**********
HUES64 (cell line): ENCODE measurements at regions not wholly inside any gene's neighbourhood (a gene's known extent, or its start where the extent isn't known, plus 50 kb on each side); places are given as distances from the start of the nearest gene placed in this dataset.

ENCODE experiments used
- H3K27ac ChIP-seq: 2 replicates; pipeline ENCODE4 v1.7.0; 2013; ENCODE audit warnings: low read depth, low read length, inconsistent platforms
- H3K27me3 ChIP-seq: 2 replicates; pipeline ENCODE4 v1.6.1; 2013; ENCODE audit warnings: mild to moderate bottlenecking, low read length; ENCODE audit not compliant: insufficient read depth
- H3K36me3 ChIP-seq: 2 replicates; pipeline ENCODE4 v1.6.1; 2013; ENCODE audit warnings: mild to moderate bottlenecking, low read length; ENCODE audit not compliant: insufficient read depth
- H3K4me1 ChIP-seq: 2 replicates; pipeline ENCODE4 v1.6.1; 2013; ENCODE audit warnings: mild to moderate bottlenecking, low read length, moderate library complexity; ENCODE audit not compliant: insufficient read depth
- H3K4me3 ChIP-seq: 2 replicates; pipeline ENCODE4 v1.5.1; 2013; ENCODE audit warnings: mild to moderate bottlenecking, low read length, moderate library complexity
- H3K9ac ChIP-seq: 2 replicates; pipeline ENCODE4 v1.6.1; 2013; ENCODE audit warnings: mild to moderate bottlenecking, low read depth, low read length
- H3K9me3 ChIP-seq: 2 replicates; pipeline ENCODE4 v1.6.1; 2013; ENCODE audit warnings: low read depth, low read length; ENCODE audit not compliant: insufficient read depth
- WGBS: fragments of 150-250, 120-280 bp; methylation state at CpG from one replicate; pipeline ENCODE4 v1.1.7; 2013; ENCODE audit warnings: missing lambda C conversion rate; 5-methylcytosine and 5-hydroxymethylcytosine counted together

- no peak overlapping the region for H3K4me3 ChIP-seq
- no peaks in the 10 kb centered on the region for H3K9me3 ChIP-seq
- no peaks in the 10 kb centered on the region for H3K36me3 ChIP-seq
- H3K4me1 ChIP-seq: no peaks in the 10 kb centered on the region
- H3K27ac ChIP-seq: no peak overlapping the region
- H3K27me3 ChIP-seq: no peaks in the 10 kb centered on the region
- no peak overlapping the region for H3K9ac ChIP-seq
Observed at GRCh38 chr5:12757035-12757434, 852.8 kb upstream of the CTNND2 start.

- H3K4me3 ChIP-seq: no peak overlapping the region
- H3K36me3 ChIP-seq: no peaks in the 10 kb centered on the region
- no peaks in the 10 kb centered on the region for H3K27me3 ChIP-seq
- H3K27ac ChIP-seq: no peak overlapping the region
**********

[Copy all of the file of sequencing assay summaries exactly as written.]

HUES64 (cell line): ENCODE measurements at regions not wholly inside any gene's neighbourhood (a gene's known extent, or its start where the extent isn't known, plus 50 kb on each side); places are given as distances from the start of the nearest gene placed in this dataset.

ENCODE experiments used
- H3K27ac ChIP-seq: 2 replicates; pipeline ENCODE4 v1.7.0; 2013; ENCODE audit warnings: low read depth, low read length, inconsistent platforms
- H3K27me3 ChIP-seq: 2 replicates; pipeline ENCODE4 v1.6.1; 2013; ENCODE audit warnings: mild to moderate bottlenecking, low read length; ENCODE audit not compliant: insufficient read depth
- H3K36me3 ChIP-seq: 2 replicates; pipeline ENCODE4 v1.6.1; 2013; ENCODE audit warnings: mild to moderate bottlenecking, low read length; ENCODE audit not compliant: insufficient read depth
- H3K4me1 ChIP-seq: 2 replicates; pipeline ENCODE4 v1.6.1; 2013; ENCODE audit warnings: mild to moderate bottlenecking, low read length, moderate library complexity; ENCODE audit not compliant: insufficient read depth
- H3K4me3 ChIP-seq: 2 replicates; pipeline ENCODE4 v1.5.1; 2013; ENCODE audit warnings: mild to moderate bottlenecking, low read length, moderate library complexity
- H3K9ac ChIP-seq: 2 replicates; pipeline ENCODE4 v1.6.1; 2013; ENCODE audit warnings: mild to moderate bottlenecking, low read depth, low read length
- H3K9me3 ChIP-seq: 2 replicates; pipeline ENCODE4 v1.6.1; 2013; ENCODE audit warnings: low read depth, low read length; ENCODE audit not compliant: insufficient read depth
- WGBS: fragments of 150-250, 120-280 bp; methylation state at CpG from one replicate; pipeline ENCODE4 v1.1.7; 2013; ENCODE audit warnings: missing lambda C conversion rate; 5-methylcytosine and 5-hydroxymethylcytosine counted together

- no peak overlapping the region for H3K4me3 ChIP-seq
- no peaks in the 10 kb centered on the region for H3K9me3 ChIP-seq
- no peaks in the 10 kb centered on the region for H3K36me3 ChIP-seq
- H3K4me1 ChIP-seq: no peaks in the 10 kb centered on the region
- H3K27ac ChIP-seq: no peak overlapping the region
- H3K27me3 ChIP-seq: no peaks in the 10 kb centered on the region
- no peak overlapping the region for H3K9ac ChIP-seq
Observed at GRCh38 chr5:12757035-12757434, 852.8 kb upstream of the CTNND2 start.

- H3K4me3 ChIP-seq: no peak overlapping the region
- H3K36me3 ChIP-seq: no peaks in the 10 kb centered on the region
- no peaks in the 10 kb centered on the region for H3K27me3 ChIP-seq
- H3K27ac ChIP-seq: no peak overlapping the region